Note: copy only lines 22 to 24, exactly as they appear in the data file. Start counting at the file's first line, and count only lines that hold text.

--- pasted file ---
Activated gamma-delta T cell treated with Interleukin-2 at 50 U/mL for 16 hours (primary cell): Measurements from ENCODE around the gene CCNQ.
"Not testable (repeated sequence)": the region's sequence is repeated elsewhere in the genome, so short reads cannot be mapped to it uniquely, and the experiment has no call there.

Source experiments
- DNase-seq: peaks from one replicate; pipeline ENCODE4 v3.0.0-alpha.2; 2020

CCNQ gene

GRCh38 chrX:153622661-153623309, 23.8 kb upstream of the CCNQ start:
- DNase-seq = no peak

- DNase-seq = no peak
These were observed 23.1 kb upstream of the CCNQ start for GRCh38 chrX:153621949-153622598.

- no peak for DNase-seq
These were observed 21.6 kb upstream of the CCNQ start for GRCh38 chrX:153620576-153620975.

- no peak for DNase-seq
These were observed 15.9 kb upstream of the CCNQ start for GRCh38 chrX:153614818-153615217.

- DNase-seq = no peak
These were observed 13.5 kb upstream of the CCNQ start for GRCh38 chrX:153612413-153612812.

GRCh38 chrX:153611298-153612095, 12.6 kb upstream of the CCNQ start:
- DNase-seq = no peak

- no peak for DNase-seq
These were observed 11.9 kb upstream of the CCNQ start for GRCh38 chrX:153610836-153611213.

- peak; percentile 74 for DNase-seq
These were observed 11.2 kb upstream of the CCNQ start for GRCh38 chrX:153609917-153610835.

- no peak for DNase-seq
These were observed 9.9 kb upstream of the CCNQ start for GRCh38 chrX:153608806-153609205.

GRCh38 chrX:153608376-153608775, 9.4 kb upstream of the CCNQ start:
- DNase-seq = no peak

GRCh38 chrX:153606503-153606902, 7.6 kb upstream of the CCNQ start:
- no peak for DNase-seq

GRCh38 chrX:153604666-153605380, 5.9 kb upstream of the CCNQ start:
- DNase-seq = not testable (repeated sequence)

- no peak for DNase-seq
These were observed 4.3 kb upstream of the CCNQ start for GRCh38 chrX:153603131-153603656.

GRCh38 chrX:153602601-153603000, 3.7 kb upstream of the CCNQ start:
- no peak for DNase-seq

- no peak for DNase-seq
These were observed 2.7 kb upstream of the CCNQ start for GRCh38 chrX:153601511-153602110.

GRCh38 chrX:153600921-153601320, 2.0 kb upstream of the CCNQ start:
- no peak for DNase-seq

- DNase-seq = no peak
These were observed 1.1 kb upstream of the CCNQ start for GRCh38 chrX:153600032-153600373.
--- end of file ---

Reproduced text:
- no peak for DNase-seq
These were observed 9.9 kb upstream of the CCNQ start for GRCh38 chrX:153608806-153609205.

GRCh38 chrX:153608376-153608775, 9.4 kb upstream of the CCNQ start: